Picture of boy being examining by doctor at a tuberculosis sanatorium

Understanding our future through Open Access research about our past...

Strathprints makes available scholarly Open Access content by researchers in the Centre for the Social History of Health & Healthcare (CSHHH), based within the School of Humanities, and considered Scotland's leading centre for the history of health and medicine.

Research at CSHHH explores the modern world since 1800 in locations as diverse as the UK, Asia, Africa, North America, and Europe. Areas of specialism include contraception and sexuality; family health and medical services; occupational health and medicine; disability; the history of psychiatry; conflict and warfare; and, drugs, pharmaceuticals and intoxicants.

Explore the Open Access research of the Centre for the Social History of Health and Healthcare. Or explore all of Strathclyde's Open Access research...

Image: Heart of England NHS Foundation Trust. Wellcome Collection - CC-BY.

Employing patient-reported outcome (PRO) measures to support newly diagnosed patients with melanoma : feasibility and acceptability of a holistic needs assessment intervention

Kotronoulas, Grigorios and Connaghan, John and Grenfell, Jean and Gupta, Girish and Smith, Leigh and Simpson, Mhairi and Maguire, Roma (2017) Employing patient-reported outcome (PRO) measures to support newly diagnosed patients with melanoma : feasibility and acceptability of a holistic needs assessment intervention. European Journal of Oncology Nursing, 31. pp. 59-68. ISSN 1462-3889

[img]
Preview
Text (Kotronoulas-etal-EJON-2017-Employing-patient-reported-outcome-PRO-measures-to-support-newly-diagnosed-patients)
Kotronoulas_etal_EJON_2017_Employing_patient_reported_outcome_PRO_measures_to_support_newly_diagnosed_patients.pdf
Accepted Author Manuscript
License: Creative Commons Attribution-NonCommercial-NoDerivatives 4.0 logo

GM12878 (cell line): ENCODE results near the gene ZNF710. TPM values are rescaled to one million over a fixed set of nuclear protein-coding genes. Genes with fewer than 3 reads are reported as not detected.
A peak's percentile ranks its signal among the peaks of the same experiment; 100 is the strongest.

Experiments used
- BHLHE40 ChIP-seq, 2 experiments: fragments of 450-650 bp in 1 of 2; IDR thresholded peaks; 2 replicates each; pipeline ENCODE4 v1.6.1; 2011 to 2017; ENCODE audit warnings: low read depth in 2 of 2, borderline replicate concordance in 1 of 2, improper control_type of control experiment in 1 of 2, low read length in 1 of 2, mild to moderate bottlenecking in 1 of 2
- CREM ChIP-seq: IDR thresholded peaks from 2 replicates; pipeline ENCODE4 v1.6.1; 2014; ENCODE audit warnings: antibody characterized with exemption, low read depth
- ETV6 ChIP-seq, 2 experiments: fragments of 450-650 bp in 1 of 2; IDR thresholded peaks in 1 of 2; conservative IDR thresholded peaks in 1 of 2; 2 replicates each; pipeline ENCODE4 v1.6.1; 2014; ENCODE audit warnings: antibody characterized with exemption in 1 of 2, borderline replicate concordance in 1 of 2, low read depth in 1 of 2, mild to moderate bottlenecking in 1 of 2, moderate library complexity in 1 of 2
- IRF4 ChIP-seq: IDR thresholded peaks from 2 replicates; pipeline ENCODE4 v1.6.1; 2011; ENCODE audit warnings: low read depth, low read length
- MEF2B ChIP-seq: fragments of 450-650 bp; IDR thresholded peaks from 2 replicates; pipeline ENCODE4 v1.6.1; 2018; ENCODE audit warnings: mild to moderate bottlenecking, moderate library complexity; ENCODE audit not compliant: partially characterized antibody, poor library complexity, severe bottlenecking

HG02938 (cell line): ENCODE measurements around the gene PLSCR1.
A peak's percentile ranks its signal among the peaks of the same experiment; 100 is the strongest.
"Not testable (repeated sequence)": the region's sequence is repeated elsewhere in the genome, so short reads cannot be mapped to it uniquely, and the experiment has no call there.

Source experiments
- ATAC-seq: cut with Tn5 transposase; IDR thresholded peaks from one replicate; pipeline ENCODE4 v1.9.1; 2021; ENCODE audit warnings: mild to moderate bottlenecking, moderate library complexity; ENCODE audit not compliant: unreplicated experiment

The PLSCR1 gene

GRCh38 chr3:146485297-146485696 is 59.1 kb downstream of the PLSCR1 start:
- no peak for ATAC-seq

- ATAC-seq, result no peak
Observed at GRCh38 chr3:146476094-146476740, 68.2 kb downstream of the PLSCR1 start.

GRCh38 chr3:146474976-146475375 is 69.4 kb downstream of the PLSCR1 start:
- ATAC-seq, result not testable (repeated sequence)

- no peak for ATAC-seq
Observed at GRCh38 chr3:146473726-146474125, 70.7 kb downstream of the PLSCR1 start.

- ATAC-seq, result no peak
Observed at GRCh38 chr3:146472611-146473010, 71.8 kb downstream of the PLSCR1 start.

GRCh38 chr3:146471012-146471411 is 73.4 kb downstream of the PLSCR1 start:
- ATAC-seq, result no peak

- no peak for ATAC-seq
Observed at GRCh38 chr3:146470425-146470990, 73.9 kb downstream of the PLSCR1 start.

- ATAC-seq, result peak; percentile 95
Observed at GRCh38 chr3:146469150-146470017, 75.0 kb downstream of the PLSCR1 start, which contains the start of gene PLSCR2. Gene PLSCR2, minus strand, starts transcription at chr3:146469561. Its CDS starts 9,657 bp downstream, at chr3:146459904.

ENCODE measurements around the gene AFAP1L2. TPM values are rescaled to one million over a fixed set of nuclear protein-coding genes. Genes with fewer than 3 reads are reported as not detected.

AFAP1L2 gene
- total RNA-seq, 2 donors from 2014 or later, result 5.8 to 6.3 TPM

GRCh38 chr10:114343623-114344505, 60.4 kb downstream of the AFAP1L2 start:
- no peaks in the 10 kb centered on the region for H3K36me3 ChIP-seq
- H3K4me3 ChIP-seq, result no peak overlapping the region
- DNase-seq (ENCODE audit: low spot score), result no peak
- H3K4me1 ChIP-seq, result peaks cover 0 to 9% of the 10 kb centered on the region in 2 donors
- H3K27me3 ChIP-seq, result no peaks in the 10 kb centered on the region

Download (633kB) | Preview

Abstract

PURPOSE: Living with a melanoma diagnosis can be challenging. We aimed to assess the feasibility, acceptability, and perceived value of a nurse-led intervention that utilised patient-reported outcome (PRO) measures to identify and address the supportive care needs of newly diagnosed patients with Stage I/II melanoma over the first 4 months post-diagnosis. METHODS: We conducted an exploratory, repeated-measures, single-arm, feasibility trial. One baseline (4 weeks post-diagnosis; T1) and one follow-up intervention session (4 weeks after wide local excision; T3) took place, two months apart. Patient survey data were collected monthly, at four assessment points (T1-T4), followed by exit interviews.RESULTS: A recruitment rate of 55% (10/18) was achieved. The skin cancer nurse specialist (CNS) performed 19 in-clinic patient assessments within 6 months. One patient missed their follow-up intervention session (90% retention rate). Three participants (30%) were lost to follow-up at T4. Patients endorsed the standardised use of easy-to-use PRO measures as a means to help them shortlist, report and prioritise their needs. The CNS viewed the intervention as a highly structured activity that allowed tailoring support priority needs. A sizeable reduction in information needs was found from T1 to T4 (Standardised Response Mean [SRM] change = -0.99; p < 0.05). From T1 to T2, significant reductions in psychological (SRM change = -1.18; p < 0.001), practical (SRM change = -0.67; p < 0.05) and sexuality needs (SRM change = -0.78; p < 0.05) were observed. CONCLUSIONS: The intervention appears to be feasible in clinical practice and acceptable to both patients with newly diagnosed melanoma and clinicians. Future research is warranted to test its effectiveness against standard care.